So when Maggie's leg is amputated, I was unable to feel the sorrow the film clearly wanted me to feel. Instead, my mind went back to cheesy made-for-TV productions. "Maggie, I think you're gonna have to lose the leg." Next scene: Maggie in bed with one leg now a stump. Obviously, I shouldn't laugh, but how can I be expected to take this seriously?

The Buddy, with whom I went to see the film, did find it moving, and when I tried to explain this view to him, he was quite shocked I could say this. He launched into a lecture on how paralysis victims often undergo amputations. I understand that, and I find it heartbreaking. What I cannot find heartbreaking is a film which is so desperately trying to be heartbreaking that it handles this subject in such a superficial way.

Maggie's paralysis is an unexpected twist, to be sure. But because it comes so late in the film, I just felt there was no opportunity to explore this serious subject in the depth it warranted. Had we had half an hour between Maggie being paralysed and her losing her leg, I would have been moved. But five odd minutes is just going to make it feel like blatant melodrama. I wondered what was going to happen next. Was Morgan Freeman's character going to be run over by a lorry? Was Clint's character going to find his daughter had topped herself? Life is often tragic, but when so much tragedy occurs within a few minutes of a film, it feels like the writers and directors are just taking the piss.

Clint's character's crisis of faith, for example, could have been interesting. But it didn't feel like a crisis of faith because there was no time to witness him having a real crisis. I was just left feeling that if you want to make a serious film about these topics, you have to dedicate some time to them.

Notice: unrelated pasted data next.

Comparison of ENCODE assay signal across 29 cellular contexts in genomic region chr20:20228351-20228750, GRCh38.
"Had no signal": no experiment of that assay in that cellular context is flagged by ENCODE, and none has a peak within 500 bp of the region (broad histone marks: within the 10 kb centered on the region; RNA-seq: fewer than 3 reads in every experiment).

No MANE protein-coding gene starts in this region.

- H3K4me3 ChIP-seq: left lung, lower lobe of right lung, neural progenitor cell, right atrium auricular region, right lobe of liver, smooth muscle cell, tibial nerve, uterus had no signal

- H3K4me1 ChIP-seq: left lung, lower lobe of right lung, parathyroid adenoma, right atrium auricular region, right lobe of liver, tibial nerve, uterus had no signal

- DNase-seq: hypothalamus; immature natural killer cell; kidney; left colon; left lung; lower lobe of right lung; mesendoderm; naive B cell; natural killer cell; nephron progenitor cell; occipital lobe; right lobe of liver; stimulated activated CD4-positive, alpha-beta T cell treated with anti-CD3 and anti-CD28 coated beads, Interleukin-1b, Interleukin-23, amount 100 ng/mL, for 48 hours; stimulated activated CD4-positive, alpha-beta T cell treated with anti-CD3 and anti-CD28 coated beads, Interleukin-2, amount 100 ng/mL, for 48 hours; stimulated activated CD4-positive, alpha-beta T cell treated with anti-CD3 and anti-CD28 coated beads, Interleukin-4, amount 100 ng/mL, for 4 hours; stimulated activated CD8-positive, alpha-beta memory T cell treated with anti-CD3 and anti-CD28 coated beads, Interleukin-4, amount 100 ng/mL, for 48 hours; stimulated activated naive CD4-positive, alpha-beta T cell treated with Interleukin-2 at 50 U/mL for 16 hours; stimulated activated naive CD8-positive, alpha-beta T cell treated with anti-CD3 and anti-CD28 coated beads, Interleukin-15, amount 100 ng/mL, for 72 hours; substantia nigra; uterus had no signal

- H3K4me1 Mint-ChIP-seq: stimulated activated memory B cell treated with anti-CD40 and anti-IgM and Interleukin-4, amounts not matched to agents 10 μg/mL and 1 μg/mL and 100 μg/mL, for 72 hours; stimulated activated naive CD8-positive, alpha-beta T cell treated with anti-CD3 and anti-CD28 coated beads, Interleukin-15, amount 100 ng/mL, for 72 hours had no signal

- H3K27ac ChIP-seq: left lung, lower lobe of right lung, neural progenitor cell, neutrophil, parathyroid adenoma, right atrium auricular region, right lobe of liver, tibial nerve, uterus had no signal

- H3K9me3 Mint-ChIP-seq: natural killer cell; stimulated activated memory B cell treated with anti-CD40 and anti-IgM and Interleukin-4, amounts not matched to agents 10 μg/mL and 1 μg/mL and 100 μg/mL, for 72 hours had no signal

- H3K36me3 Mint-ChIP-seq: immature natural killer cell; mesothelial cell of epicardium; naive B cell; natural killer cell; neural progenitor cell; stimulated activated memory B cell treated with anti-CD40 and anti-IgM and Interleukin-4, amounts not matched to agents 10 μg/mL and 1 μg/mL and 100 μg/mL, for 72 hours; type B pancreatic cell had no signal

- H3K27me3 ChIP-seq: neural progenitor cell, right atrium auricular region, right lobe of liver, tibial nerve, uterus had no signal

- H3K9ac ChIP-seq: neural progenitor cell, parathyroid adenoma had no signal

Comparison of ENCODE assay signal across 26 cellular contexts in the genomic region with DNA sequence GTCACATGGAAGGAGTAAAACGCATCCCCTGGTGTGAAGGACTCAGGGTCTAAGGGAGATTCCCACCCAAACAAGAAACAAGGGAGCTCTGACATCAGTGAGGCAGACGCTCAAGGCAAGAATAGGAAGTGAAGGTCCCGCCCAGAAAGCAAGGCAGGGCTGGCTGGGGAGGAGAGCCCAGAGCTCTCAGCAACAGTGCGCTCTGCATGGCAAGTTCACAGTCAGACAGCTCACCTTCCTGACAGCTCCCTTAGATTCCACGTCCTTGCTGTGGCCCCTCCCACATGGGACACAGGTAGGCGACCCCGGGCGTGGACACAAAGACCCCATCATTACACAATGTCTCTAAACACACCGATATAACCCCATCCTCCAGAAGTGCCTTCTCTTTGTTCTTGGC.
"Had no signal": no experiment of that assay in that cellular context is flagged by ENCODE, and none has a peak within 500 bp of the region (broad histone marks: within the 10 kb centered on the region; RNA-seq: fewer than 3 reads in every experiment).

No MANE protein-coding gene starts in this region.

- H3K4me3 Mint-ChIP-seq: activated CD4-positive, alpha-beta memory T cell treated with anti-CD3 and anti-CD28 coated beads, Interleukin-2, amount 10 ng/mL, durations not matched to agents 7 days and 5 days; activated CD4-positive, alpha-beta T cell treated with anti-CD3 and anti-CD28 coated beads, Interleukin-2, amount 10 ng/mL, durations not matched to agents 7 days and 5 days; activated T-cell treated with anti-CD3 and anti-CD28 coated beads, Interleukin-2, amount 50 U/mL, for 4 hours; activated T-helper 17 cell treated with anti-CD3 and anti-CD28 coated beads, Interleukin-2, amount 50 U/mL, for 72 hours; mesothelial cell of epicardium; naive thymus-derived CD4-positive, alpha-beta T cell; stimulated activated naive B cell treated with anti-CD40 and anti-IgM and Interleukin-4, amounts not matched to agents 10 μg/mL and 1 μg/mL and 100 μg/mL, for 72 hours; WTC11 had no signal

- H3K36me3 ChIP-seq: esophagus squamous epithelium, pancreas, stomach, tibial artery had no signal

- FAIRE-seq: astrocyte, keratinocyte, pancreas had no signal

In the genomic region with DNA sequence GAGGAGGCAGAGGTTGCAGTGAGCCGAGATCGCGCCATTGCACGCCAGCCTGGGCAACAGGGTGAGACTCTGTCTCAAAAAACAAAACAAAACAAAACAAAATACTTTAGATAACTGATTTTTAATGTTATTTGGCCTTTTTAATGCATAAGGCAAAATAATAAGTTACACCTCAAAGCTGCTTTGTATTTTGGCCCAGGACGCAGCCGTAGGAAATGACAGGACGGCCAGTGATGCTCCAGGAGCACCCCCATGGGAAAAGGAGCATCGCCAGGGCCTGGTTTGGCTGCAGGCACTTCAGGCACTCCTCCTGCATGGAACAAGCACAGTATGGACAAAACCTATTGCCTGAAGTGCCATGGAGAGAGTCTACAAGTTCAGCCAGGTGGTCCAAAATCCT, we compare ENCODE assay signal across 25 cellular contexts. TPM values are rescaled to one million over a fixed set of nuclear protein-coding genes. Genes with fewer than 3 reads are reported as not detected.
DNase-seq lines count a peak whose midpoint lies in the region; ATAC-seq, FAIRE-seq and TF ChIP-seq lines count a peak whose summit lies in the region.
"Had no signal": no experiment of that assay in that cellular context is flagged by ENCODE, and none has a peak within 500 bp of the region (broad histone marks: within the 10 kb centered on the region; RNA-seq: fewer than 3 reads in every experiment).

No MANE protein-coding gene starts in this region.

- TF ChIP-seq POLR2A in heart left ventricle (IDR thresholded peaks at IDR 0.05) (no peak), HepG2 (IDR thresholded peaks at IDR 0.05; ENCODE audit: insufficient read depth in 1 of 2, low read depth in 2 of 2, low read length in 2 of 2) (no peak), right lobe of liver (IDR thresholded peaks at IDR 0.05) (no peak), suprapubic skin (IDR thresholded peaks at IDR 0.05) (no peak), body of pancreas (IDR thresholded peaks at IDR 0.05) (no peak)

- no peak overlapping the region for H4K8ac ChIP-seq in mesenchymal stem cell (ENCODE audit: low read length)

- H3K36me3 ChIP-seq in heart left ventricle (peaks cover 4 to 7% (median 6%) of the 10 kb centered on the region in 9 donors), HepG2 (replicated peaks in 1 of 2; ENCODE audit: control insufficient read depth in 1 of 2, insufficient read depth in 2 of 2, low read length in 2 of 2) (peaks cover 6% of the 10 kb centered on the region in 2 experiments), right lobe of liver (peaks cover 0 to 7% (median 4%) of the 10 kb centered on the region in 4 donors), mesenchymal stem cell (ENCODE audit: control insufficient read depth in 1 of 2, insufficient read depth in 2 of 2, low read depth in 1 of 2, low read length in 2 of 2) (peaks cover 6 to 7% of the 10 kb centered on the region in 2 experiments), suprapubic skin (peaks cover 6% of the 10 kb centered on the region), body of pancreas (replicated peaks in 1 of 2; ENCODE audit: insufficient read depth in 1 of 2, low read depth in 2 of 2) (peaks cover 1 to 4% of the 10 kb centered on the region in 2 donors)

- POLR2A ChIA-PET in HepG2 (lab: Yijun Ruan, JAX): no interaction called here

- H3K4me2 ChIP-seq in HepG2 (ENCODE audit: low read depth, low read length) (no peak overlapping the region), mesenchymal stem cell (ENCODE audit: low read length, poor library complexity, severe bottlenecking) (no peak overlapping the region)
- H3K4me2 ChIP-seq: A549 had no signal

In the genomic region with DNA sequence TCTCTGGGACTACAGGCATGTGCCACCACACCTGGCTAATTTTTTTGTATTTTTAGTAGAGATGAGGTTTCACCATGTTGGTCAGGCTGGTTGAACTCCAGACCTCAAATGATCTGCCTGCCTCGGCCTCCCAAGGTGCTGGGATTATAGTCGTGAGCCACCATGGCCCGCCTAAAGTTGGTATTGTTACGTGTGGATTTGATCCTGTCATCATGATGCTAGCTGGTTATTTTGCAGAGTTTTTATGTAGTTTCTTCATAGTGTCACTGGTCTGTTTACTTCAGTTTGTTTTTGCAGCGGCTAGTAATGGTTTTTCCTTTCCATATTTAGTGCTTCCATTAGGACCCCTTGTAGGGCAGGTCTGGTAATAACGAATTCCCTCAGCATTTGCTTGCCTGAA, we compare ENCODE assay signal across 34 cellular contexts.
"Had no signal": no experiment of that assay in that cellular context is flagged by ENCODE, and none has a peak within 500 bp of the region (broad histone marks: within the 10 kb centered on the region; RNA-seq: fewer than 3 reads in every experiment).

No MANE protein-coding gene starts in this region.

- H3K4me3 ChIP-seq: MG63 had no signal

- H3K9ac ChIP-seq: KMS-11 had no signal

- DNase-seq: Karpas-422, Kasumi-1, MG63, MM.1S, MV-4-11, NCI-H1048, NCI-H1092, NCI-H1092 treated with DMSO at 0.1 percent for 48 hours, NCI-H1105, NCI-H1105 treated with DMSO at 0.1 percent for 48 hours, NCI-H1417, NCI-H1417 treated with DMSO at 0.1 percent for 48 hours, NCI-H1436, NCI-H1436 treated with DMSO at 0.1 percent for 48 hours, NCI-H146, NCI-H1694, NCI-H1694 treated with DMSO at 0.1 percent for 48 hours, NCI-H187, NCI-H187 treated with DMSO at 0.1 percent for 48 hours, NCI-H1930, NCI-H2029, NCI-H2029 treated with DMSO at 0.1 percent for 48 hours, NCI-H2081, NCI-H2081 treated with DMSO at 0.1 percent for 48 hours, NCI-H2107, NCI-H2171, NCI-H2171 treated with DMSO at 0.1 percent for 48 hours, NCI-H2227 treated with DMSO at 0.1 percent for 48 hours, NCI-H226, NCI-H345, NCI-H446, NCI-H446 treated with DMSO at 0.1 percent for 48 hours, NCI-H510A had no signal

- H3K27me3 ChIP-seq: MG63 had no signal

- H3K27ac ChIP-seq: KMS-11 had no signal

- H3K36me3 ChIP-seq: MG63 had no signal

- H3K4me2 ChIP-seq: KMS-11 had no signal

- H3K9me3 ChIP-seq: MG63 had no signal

By the final scene, when Clint buys the old diner where he and Maggie had eaten homemade lemon meringue pie, I was sniggering. Honestly sniggering.

My first comment to My Buddy as the credits rolled were "well, that was uplifting". I did come out feeling depressed, which I suppose shows the film did move me in some way. But I also felt anger. Anger at what I felt was a shameless attempt to manipulate my emotions.

It just felt to me like Million Dollar Baby achieved neither of its apparent aims: it didn't wind up being a film about the underdog's triumph, and its treatment of paralysis and euthanasia wasn't in-depth or long enough to make the film a comment on that important issue.

And it felt like Oscar bait. All the boxes had been ticked - serious social subject, religious worries, the treatment of those with learning difficulties... And so on, and so on, and so on. So it wasn't just that I felt like I was being manipulated - I felt award juries were too.

As I walked out of the cinema, more or less everyone was crying, so clearly this film has affected the majority of people. But I just can't be affected by a film which feels like it's out to manipulate. And nor can I take seriously a film which implies that the whole of Europe is full of people who speak fluent Gaelic. C'mon, Clint. Quit treating me like a goddamn idiot.

So tell me, whaddaya you think? Comments below, if you please.


  • At 12:19 PM, Blogger Fizzwhizz said…

    Well, I haven't seen the film but I know what you mean. I too get angry at the Hollywoodisation of serious emotional issues. I mean, if y'all want to make a film about euthanasia, make a film about euthanasia, but there's surely no way to do it in five mintue without it just being, like, "bump - ouch - shit, where's my leg gone? - you know what, i think i'd rather be dead - oh alright then, bye bye - click - bip - bip - beeeeeeeeeeeeeeeeeeeeeeeeeeeeeeeep"

    I find Steven Spielberg is guilty of the emotion-manipulation thing in all his films. Usually, I quite enjoy this - after all, you watch The Color Purple because you want to be moved and have a good sniffle, so I've got no objection to my buttons being pressed - but sometimes it's very annoying, as in AI. Which in my opinion is the worst film ever made.

  • At 10:58 AM, Blogger McReadie said…

    Thank you, Fizzwhizz - I'm glad to hear I'm not alone in this viewpoint. (Indeed, as ever, you sum up my point far more eloquently than I could.)